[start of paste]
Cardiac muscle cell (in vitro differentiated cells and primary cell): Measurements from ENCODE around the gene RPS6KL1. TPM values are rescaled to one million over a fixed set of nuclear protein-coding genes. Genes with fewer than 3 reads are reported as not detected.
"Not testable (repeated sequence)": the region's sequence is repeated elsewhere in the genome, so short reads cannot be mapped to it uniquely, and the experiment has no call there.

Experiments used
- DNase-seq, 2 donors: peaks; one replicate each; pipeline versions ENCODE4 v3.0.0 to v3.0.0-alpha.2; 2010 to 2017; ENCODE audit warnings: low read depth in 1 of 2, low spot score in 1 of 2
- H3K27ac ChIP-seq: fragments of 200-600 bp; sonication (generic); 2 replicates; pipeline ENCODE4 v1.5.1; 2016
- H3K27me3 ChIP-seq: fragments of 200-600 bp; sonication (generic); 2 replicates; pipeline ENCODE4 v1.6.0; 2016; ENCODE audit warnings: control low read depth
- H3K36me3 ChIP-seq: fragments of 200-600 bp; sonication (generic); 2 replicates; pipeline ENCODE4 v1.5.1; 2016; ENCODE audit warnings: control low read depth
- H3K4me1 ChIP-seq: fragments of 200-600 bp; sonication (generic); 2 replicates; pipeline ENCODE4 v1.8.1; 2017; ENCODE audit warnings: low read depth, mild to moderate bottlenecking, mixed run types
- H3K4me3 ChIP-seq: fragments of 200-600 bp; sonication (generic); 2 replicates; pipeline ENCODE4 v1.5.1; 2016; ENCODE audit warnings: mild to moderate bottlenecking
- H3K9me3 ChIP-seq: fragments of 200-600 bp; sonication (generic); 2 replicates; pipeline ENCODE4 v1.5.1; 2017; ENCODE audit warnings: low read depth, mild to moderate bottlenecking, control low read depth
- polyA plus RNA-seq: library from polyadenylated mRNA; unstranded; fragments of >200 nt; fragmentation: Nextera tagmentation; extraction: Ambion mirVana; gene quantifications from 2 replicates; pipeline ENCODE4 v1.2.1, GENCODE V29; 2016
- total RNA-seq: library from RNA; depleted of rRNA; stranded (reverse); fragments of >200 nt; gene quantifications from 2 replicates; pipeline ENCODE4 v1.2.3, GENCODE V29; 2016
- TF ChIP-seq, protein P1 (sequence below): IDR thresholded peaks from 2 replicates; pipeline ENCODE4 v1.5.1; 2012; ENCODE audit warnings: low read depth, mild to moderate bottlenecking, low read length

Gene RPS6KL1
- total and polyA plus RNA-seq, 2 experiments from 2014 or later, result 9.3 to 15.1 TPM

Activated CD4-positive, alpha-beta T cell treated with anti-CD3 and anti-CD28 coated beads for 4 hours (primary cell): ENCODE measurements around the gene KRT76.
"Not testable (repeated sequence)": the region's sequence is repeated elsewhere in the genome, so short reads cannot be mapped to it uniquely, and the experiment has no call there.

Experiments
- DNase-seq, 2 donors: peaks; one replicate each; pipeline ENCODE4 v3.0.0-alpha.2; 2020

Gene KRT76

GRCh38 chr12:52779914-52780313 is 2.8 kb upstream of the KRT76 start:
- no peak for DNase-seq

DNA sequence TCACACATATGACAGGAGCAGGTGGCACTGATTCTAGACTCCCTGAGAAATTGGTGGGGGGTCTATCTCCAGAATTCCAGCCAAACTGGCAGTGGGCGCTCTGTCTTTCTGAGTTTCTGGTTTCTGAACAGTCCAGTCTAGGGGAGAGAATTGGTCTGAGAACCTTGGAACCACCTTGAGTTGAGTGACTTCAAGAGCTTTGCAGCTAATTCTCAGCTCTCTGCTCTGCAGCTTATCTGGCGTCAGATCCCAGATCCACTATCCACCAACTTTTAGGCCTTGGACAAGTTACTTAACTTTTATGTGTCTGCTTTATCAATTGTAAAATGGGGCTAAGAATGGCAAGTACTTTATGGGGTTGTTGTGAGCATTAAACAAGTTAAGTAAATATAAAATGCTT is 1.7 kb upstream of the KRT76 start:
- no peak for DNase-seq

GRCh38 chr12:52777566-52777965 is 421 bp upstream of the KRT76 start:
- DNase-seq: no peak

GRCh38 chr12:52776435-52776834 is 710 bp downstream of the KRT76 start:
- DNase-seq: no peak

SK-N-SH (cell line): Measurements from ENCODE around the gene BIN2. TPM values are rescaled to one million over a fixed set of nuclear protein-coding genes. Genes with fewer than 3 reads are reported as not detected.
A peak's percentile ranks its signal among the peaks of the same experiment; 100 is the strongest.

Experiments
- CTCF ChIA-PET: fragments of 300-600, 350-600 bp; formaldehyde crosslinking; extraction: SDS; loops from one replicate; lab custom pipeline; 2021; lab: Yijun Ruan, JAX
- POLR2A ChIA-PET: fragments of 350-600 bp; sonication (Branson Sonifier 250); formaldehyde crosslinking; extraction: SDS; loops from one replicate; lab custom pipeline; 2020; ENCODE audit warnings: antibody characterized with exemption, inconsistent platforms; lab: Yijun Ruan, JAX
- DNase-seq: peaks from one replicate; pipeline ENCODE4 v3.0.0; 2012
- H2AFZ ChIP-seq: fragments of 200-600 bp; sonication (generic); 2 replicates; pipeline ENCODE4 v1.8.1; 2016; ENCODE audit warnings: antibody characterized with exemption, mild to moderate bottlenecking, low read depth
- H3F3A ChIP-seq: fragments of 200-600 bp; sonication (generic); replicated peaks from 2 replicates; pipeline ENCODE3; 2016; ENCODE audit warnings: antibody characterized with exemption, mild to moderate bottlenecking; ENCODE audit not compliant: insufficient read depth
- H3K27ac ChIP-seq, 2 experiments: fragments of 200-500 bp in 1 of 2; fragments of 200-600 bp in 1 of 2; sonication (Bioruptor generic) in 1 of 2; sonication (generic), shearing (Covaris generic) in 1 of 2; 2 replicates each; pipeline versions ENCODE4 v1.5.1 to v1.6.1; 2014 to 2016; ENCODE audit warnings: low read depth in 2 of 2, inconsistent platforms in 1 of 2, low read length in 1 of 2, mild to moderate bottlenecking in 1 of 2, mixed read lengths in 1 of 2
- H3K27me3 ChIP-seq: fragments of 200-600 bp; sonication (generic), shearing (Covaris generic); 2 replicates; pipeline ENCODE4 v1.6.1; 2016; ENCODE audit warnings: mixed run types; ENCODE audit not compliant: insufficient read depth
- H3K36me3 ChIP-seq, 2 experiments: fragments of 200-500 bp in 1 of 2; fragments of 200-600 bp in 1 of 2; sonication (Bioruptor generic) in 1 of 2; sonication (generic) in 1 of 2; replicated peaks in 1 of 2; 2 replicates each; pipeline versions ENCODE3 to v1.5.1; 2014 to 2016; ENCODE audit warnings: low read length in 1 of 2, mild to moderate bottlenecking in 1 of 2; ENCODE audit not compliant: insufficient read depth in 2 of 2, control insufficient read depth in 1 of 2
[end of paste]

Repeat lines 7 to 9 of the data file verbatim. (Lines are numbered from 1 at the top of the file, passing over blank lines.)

- H3K36me3 ChIP-seq: fragments of 200-600 bp; sonication (generic); 2 replicates; pipeline ENCODE4 v1.5.1; 2016; ENCODE audit warnings: control low read depth
- H3K4me1 ChIP-seq: fragments of 200-600 bp; sonication (generic); 2 replicates; pipeline ENCODE4 v1.8.1; 2017; ENCODE audit warnings: low read depth, mild to moderate bottlenecking, mixed run types
- H3K4me3 ChIP-seq: fragments of 200-600 bp; sonication (generic); 2 replicates; pipeline ENCODE4 v1.5.1; 2016; ENCODE audit warnings: mild to moderate bottlenecking